Random readings on society, politics and change – Jorge Carrillo
The rapid urban population surge of the 60s driven largely from migration with resultant massive unauthorized city expansion provided challenges in finding effective housing interventions. Upgrading programs became widespread despite high monetary and spatial costs. This lecture focuses on a mimic of the informal housing process which offered a direction for policy, adopted in the 70s by development agencies worldwide and known as ‘site and services’. Difficulties and unresolved challenges in these projects ended their attraction and they fell out of widespread use by the mid 80’s. However, as credible studies indicated that urban population growth was expected to double in the next 20 years, a ‘site and services’ approach has again recently become the option of choice for housing intervention as one of the few proactive options available. After-the-fact ‘catchup’ policy of upgrading communities as the policy choice was no longer seen as sufficient.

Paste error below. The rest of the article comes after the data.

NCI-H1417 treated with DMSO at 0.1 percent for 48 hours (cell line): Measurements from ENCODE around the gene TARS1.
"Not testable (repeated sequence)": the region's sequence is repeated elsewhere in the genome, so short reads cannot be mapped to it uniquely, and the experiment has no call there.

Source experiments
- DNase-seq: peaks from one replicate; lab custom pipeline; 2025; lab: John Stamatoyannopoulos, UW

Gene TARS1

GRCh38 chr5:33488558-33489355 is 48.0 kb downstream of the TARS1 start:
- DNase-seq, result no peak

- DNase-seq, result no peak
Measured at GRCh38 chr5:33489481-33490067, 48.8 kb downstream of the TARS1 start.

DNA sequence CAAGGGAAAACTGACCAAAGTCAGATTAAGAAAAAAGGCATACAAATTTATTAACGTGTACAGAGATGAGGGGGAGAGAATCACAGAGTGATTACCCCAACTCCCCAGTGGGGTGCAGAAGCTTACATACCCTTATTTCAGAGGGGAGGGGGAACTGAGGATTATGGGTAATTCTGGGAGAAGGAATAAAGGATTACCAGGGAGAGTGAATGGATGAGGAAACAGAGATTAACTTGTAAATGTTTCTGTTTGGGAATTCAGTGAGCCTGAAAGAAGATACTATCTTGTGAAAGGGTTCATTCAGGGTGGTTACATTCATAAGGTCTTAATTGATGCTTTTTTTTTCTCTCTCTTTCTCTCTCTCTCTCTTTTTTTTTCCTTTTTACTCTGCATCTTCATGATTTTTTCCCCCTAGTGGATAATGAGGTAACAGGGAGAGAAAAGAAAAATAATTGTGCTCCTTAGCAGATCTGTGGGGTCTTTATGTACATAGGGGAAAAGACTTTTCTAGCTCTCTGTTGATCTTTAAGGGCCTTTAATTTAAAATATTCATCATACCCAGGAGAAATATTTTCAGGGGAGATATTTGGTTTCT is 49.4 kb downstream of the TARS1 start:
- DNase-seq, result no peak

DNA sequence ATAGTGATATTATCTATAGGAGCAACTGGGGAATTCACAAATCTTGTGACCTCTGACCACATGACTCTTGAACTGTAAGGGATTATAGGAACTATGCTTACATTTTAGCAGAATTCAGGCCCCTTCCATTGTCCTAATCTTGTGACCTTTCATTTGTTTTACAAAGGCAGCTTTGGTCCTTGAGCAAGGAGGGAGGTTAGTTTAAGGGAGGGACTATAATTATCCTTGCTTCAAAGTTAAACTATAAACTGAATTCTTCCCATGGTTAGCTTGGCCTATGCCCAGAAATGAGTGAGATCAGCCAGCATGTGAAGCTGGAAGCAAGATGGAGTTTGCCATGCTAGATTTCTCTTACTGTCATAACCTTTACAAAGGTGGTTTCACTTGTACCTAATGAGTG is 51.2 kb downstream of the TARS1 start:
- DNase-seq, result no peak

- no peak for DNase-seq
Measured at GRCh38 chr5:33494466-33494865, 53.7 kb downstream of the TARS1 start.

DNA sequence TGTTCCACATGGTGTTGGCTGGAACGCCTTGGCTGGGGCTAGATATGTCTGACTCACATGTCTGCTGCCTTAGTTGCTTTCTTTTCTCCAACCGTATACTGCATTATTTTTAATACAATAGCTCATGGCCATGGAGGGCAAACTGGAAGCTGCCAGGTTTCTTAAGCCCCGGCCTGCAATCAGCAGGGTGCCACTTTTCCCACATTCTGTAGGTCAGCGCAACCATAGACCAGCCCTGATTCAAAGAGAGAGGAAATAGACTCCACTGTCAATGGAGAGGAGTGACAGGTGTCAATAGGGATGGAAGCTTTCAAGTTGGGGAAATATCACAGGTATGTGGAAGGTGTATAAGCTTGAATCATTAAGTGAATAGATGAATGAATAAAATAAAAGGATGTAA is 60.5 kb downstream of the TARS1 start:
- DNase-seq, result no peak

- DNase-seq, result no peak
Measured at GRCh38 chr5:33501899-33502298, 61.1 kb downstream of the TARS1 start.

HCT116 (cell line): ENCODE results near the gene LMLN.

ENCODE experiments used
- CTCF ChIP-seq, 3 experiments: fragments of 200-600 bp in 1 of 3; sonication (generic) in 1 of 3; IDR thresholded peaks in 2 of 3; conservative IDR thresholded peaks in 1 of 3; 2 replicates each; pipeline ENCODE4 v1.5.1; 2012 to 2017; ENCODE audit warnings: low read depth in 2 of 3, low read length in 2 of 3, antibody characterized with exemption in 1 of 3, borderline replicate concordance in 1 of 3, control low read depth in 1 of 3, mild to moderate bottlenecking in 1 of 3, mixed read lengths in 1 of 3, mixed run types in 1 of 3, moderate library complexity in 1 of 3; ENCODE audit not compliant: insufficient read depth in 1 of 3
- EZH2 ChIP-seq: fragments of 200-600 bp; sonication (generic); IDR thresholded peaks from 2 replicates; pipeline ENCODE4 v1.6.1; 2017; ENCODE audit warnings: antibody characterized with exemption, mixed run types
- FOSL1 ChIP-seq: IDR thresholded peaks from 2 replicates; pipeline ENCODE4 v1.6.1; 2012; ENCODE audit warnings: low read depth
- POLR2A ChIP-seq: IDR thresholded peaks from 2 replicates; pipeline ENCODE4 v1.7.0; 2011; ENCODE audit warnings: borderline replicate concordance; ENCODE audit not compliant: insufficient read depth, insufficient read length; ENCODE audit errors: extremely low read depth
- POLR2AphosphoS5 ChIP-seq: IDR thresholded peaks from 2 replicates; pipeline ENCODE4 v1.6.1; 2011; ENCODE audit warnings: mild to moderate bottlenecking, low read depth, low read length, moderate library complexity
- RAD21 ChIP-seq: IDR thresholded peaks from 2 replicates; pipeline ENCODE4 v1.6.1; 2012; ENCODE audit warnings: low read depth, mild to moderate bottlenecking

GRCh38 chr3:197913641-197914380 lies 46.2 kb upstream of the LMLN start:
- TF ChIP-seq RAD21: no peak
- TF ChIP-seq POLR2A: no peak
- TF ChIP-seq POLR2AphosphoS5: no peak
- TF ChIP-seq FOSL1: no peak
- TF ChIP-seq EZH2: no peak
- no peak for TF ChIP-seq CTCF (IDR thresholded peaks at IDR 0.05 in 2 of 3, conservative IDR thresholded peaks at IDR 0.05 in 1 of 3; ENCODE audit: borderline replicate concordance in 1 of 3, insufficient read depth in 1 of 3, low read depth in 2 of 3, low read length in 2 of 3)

An insightful and sarcastic analysis of Thailand and the World
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Urban Studies x Sustainable Development x Geospatial Analysis
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A Sussex University Anthropology blog
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a collaborative writing project on Political Ecology
The global community of academics, practitioners, and activists interested in Economic Sociology & Political Economy -- led by Oleg Komlik
Individuals "...are therefore bigger than the world, because their worlds include not only the world considered as a whole but also many of its parts." - Lévy, 2013
Posts are by authors of papers published in the RWER. Anyone may comment.
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Thinking about place and power - a site written and curated by Stuart Elden
Words & Fotos ON / All rights reserved © Lee Yu Kyung 2018
urban informality + urban development
bridging community development and technology
Foreigners' Rights and Layman's Legal Overview for Thailand
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Je procrastine (beaucoup). Mais des fois j'écris (un peu).
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THOUGHTS FOR THE POST-2008 WORLD
blogging from a marxist economist